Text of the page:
If we look at the church today, it is in fact not one church but many – all with different traditions, beliefs and practices. In the east we have the Orthodox churches; in the south the Roman Catholic churches; in the north the Protestant churches; and in Africa both Catholic and Protestant. And when you look at the various branches of Christianity there are many different customs and many different ideas – it’s hard to believe that they are all part of the same religion. How do we know which is the true Christianity?
All these forms of Christianity started from one source, and that is the gospel message taught by Jesus and his disciples 2,000 years ago – and that’s why we are interested in the first century church. What did they believe? How did they worship God? How did they live their lives? We would like to remove all the ideas and customs which have been attached to Christianity in the last 2,000 years and get back to the original message.
We can find out about the first century church from the Bible record, and in particular the Acts of the Apostles, which tells the story of the growth of the church in the 30 years after Jesus’ death and resurrection.
What they believed
Luke records for us several speeches made by the apostles in those early years, of which seven are preaching speeches:
Acts 2:22-39. Peter in the temple at Jerusalem (Pentecost)
Acts 3:12-26. Peter in the temple at Jerusalem (after healing the lame man)
Acts 5:30-32. Peter before the council at Jerusalem (after being arrested)
Acts 10:34-43. Peter before Cornelius at Caesarea
Acts 13:16-47. Paul in the synagogue at Pisidian Antioch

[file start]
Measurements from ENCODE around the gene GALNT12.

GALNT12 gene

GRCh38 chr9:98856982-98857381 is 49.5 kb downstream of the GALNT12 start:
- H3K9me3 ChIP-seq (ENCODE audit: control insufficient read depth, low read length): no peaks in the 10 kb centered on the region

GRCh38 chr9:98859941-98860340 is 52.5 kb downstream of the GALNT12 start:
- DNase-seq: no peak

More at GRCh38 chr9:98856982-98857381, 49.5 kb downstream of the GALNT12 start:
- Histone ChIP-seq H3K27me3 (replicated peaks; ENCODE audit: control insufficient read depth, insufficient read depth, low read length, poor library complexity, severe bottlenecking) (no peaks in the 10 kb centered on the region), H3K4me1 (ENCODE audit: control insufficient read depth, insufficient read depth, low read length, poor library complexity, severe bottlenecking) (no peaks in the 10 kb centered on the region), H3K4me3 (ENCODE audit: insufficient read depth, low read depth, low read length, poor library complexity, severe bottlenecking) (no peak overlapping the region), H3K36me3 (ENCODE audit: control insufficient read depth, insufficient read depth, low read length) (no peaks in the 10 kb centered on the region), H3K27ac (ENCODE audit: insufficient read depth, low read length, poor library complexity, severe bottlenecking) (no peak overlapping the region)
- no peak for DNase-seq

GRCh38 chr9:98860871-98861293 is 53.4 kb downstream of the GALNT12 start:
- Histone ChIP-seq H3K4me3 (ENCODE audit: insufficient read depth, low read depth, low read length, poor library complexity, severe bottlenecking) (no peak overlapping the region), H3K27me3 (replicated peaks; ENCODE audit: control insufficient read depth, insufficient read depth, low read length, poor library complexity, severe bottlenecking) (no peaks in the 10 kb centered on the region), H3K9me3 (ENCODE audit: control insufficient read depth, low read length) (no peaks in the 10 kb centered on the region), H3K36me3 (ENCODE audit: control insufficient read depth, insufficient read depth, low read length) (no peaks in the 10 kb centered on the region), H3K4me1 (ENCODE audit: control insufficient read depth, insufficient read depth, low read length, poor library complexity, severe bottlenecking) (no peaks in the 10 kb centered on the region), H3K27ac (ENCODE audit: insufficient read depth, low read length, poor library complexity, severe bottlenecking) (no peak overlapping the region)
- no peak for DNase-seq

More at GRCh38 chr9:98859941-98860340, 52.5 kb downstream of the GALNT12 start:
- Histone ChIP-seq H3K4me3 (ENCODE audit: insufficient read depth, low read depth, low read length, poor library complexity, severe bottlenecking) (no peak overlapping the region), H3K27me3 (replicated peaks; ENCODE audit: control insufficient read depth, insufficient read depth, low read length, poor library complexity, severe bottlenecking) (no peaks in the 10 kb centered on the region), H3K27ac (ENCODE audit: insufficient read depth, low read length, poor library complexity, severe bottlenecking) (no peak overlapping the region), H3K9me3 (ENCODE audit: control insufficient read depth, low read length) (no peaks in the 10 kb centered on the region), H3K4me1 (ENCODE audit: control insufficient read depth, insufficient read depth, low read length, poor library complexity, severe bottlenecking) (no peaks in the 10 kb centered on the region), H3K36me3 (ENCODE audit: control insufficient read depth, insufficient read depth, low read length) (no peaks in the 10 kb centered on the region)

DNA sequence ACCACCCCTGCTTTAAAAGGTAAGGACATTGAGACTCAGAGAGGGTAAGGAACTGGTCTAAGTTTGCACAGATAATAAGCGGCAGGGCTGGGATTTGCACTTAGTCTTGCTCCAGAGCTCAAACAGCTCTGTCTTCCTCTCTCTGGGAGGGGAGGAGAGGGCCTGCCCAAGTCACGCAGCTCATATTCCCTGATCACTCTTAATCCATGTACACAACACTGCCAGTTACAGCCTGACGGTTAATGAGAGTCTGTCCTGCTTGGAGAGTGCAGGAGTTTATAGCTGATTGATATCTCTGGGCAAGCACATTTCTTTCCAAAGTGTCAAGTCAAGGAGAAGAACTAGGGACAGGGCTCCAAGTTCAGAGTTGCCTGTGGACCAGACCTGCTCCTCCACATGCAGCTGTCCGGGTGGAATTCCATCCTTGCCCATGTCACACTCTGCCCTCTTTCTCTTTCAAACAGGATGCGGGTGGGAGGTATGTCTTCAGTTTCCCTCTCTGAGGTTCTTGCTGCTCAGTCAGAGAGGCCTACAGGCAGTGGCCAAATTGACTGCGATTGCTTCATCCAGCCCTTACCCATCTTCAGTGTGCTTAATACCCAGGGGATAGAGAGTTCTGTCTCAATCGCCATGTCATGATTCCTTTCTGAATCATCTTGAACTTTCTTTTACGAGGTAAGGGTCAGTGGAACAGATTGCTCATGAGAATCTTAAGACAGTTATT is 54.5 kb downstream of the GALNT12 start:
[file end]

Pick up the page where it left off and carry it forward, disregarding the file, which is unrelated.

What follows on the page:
Acts 17:22-31. Paul in the Areopagus at Athens
Acts 26:2-23. Paul before King Agrippa at Caesarea
It’s a good exercise to run through those speeches and pick out the main messages. And there are two themes which come up in every single speech, so they seem to be the most important ones:
God raised Jesus from the dead (2:24, 3:15, 5:30, 10:40, 13:31, 17:31, 26:23)
People must repent, be baptised and receive forgiveness (2:38, 3:19, 5:31, 10:43, 13:30, 17:30, 26:20)
The resurrection is the foundation stone on which the gospel is built. Paul, standing before Felix, said, “It is concerning the resurrection of the dead that I am on trial before you today” (Acts 24:21). The resurrection was the proof that Jesus was the Son of God and that God was with him; without the resurrection our faith is useless, Paul says (1 Cor 15:14).
The Old Testament foretold not only the resurrection of Christ, but also the resurrection of the faithful. Paul said to King Agrippa: “And now it is because of my hope in what God has promised our ancestors that I am on trial today … Why should any of you consider it incredible that God raises the dead?” (Acts 26:6,8). The apostles preached that Christ rose from the dead, and that is our hope too (1 Cor 15:20-23).
Is the resurrection the central theme of Christianity today? In many churches ideas about the resurrection have become confused by the idea of an immortal soul: if you believe in an immortal soul, then there is no longer any need for resurrection. But for the apostles, resurrection was at the heart of the gospel message.